Rachelle was an expert tap dancer, but hadn’t tapped in years.
Her youth was spent being shuttled to classes – most of which she wasn’t particularly keen on. Her parents would drive and drive, making sure she made it to wherever they wanted her to go. And she went, uncomplaining, because she thought it was normal – despite her classmates’ denials – and because she liked the attention.
When she reached university, she had a scholarship based on tap – specially created when the university saw her money-making potential – and so she continued.
Graduating, with few other job prospects, she continued. She even convinced the Olympic committee to include a tap category, though it failed after one year due to rampant vote-rigging and chicanery.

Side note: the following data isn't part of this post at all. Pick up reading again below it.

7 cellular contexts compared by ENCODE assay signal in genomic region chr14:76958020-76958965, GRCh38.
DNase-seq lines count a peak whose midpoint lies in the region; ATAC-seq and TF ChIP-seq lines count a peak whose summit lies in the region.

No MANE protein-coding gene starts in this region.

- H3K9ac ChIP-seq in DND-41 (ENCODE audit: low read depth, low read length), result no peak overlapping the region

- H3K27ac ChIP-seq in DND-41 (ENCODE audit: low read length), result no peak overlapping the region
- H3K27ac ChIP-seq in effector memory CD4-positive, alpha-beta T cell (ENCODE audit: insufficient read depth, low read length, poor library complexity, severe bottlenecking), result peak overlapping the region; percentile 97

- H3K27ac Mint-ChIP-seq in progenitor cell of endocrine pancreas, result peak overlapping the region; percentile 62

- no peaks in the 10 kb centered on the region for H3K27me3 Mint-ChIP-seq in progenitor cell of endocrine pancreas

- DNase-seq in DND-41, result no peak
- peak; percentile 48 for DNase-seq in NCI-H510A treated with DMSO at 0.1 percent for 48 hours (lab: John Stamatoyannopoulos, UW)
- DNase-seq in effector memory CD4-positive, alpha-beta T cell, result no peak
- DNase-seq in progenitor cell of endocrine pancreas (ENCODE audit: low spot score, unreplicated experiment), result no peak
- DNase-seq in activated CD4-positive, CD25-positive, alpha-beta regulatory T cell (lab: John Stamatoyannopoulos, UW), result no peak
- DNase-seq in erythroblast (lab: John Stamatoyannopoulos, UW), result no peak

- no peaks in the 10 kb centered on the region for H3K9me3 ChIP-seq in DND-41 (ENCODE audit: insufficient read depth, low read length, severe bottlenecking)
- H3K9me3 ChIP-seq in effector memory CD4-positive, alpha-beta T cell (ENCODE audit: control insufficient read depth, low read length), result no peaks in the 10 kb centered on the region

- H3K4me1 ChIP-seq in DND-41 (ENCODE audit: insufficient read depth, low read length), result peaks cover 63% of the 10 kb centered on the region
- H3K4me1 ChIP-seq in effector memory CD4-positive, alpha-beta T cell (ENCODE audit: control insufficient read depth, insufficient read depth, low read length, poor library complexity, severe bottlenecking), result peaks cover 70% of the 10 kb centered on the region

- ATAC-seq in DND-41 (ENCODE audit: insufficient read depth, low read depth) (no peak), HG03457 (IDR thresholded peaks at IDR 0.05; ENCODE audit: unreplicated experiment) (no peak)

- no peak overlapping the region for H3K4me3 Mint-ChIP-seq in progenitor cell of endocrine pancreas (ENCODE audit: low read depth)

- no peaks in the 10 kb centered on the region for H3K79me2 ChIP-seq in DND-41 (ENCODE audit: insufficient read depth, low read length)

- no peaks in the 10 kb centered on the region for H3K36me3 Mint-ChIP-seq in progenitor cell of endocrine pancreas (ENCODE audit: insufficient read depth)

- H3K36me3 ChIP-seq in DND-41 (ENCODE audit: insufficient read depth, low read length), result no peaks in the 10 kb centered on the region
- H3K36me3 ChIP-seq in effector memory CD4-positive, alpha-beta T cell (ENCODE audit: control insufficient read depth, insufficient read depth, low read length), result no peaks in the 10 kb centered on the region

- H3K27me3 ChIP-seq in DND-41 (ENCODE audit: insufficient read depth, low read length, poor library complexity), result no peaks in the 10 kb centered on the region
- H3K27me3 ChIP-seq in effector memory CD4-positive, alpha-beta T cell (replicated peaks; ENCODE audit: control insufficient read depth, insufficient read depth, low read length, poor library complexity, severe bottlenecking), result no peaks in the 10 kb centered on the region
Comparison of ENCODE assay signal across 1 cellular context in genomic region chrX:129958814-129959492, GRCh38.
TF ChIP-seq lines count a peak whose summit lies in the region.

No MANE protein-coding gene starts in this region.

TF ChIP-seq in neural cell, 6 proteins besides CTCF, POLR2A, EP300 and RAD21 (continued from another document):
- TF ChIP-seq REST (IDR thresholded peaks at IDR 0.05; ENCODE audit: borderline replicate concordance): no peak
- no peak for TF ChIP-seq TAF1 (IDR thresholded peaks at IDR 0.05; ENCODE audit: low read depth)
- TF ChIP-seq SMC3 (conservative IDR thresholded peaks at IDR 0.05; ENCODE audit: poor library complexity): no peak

Rachelle continued her tap, lacking any other real direction. Her school of dance was successful, and she raked in money left right and centre. But it didn’t inspire her, didn’t make her happy. She administered the school, which was okay. But ultimately, she was unfulfilled.
Still, she carried on, administering and organizing, and leaving her tap shoes on the wall. She didn’t dance again, except for two instances of the Macarena at weddings, and a single round of the chicken dance one night after a bout of drinking.
Such was the life of Rachelle, who had to tap shoes bronzed on her grave.